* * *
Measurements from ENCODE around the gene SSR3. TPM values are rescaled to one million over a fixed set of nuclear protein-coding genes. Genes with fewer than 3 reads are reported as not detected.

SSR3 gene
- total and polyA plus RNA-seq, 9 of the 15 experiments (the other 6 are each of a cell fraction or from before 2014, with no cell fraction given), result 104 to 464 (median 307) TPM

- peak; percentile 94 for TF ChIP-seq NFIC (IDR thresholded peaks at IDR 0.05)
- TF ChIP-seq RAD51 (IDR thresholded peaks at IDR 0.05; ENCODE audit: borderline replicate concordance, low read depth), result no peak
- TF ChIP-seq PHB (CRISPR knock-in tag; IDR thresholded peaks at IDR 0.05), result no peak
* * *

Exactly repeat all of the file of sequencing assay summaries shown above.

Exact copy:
Measurements from ENCODE around the gene SSR3. TPM values are rescaled to one million over a fixed set of nuclear protein-coding genes. Genes with fewer than 3 reads are reported as not detected.

SSR3 gene
- total and polyA plus RNA-seq, 9 of the 15 experiments (the other 6 are each of a cell fraction or from before 2014, with no cell fraction given), result 104 to 464 (median 307) TPM

- peak; percentile 94 for TF ChIP-seq NFIC (IDR thresholded peaks at IDR 0.05)
- TF ChIP-seq RAD51 (IDR thresholded peaks at IDR 0.05; ENCODE audit: borderline replicate concordance, low read depth), result no peak
- TF ChIP-seq PHB (CRISPR knock-in tag; IDR thresholded peaks at IDR 0.05), result no peak